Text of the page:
You Make Up The Title To This

Written by on Sep 5 2012

I don’t know what to title this blog post, maybe it’s “All About Details” maybe it’s “The Small Things Matter”, maybe it’s about empowering employees to be awesome. I don’t know.

On a recent trip to Disney World with my family I saw some Disney janitorial employees doing something that caught my eye. (Notice the ground in front of them.

These employee’s job is to sweep up the trash people leave on the ground around the park. This would seem to be the lowest of the low jobs. A job no one takes pride in, the least creative position in the park. But there they were, with broom in hand, drawing Disney characters on the ground. I walked up to them and the conversation went something like this.

Me – “Hey, what’s up?”

Them – “Hi, oh we’re just drawing Chip & Peter Pan.”

Me – “Does Disney make you do this?”

Them – “Nope.”

Me – “So why are you drawing with water on the ground?”

Them – “A few years ago there was a sweeper that would draw with his broom and water on the ground. A higher up in the organization saw him and decided to offer basic drawing classes to sweepers so they could have the option of drawing when their area was clean.”

So I thought I’d share this little experience, glean what you want from this blog post, it was interesting to me from many different angles.

Side Note: I found the below write-up in an HR research paper.

What is the job of a sweeper at a Disney theme park? Most people will ask one of the more anonymous workers at the park, such as a restaurant worker, shopkeeper, clerk or the “sweepers” who clean the grounds.

Disney is world-famous for the investments that it makes in training its employees, and for its philosophy that all employees are “characters” on the stage of the theme park.  Few realize, that this also extends to the anonymous employees, the sweepers and their type.  It is easy to see how the people playing major characters or the performers in the shows fit this vision, but how does a “sweeper” become a “character” essential to the strategic vision of the park?  The key is in the fact that park visitors interact with “sweepers” when they need information.  One often hears patrons say, “I couldn’t believe how knowledgeable and friendly the groundskeeper was.  S/he was eager to answer our question, and was very well informed.  Even though it wasn’t part of their job, they took the time to really help us.”  In fact, such helping is a key part of the job of  “sweepers” at Disney.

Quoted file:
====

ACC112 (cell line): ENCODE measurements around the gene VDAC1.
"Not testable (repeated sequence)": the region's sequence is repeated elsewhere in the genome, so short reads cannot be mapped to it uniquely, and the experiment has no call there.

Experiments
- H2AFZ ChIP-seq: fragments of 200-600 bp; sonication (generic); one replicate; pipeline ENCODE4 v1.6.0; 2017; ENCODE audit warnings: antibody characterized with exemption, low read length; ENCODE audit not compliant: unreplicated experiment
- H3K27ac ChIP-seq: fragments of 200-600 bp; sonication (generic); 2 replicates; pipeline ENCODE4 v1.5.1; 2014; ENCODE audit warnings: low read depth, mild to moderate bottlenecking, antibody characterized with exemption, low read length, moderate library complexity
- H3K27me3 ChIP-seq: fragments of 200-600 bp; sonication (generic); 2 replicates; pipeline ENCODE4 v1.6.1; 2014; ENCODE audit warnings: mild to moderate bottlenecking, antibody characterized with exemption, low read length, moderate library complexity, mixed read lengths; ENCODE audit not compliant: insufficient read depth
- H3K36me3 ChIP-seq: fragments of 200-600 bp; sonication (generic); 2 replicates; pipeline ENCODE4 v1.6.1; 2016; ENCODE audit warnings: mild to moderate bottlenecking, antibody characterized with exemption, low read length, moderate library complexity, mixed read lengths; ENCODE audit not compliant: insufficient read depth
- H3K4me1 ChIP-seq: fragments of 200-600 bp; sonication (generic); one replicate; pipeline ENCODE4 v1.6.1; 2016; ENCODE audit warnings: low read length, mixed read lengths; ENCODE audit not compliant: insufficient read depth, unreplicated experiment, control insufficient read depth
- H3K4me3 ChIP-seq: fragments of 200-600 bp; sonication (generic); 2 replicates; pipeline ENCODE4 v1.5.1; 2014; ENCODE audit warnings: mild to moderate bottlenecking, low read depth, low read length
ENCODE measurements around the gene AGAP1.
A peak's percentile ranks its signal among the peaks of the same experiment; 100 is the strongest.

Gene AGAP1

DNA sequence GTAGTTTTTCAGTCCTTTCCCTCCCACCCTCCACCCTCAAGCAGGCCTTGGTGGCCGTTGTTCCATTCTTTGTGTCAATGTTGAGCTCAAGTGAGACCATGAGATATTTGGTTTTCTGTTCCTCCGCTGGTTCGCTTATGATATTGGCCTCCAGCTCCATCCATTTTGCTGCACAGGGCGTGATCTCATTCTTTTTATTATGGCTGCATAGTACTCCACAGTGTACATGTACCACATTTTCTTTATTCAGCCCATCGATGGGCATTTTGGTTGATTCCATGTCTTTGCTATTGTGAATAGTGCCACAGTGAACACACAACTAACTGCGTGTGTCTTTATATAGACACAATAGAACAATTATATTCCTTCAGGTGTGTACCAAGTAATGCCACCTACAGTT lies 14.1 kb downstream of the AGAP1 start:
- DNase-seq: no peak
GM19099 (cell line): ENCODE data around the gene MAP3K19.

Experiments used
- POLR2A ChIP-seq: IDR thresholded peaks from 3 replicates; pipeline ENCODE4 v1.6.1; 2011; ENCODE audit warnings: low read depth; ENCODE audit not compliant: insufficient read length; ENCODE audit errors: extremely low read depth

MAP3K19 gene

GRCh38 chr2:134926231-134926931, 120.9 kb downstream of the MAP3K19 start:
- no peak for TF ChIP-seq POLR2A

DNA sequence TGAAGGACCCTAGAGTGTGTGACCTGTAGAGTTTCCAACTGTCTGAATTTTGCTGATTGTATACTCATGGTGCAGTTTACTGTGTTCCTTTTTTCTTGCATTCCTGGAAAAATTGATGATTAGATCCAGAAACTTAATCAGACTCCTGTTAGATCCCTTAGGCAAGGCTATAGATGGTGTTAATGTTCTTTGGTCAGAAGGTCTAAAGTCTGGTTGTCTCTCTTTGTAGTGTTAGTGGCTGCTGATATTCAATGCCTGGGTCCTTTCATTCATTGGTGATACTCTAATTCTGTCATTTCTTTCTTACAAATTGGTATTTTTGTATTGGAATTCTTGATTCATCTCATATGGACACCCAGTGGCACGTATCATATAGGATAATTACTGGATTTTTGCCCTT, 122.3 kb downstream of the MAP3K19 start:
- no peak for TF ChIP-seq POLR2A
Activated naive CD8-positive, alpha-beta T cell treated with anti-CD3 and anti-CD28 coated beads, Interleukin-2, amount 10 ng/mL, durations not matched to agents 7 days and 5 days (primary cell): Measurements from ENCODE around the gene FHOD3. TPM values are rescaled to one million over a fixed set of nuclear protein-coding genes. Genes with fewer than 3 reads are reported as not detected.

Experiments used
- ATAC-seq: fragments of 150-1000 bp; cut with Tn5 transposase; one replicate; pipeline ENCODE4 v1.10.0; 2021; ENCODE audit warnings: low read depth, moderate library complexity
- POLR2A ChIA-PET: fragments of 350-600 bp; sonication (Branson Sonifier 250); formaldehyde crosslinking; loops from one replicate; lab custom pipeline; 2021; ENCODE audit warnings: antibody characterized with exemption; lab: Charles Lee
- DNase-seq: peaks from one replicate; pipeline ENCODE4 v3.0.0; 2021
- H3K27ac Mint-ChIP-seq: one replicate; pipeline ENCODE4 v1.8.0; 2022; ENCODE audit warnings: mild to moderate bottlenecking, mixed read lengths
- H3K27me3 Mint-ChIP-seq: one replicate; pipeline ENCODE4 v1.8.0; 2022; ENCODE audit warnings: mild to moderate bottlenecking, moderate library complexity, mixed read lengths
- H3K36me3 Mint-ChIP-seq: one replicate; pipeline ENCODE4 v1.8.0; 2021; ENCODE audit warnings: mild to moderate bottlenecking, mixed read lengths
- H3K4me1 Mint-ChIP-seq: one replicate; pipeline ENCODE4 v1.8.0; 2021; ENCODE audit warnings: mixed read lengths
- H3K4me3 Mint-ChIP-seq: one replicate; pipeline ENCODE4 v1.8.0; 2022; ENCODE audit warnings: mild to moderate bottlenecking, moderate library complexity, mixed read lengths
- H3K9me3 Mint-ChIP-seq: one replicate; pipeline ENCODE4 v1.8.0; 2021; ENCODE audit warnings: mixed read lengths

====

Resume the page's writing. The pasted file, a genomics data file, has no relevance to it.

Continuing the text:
Traditionally, organizations define jobs by focusing on the specific tasks of the worker. Thus, a “sweeper” is defined as someone who sweeps, picks up trash, etc.  Based on this logic, one would hire sweepers for minimal skills in cleaning, recruit from among those who are willing to work for the minimum wage, and provide only basic training in the use of equipment. Rewards would probably be based on time on the job and, at best, performance would be evaluated by such things as reliable attendance, and perhaps the cleanliness of the person’s assigned territory in the park.

At Disney, “sweepers” are selected, trained and rewarded for their friendliness and courtesy to customers, and their ability to provide useful information when asked.  It is no accident that patrons at Disney theme parks have such good experiences with the “anonymous” workers in the park, because Disney recognizes the critical behaviors and “moments of truth” that make a park visit a customer’s delight.  Of course the attractions, shows and characters must be excellent, but in many ways these things can be copied by others.  So, it is also critical that the “sweepers” and others like them “perform” excellently when they come in contact with customers.  Other theme parks miss this critical point, and continue to define the job of “sweeper” merely in terms of sweeping, so it should be no surprise that Disney can achieve a competitive advantage.  Notice how differently one would approach the measurement of the impact of human resources “sweepers” in the Disney framework.  Even investments in sweepers are measured according to their impact on the delight of theme park customers.


Hi I'm Allan,

I wrote the article you're reading... I'm one of the co-founders of LessEverything. I love my family more than breathing and I love creating videos about our family adventures.

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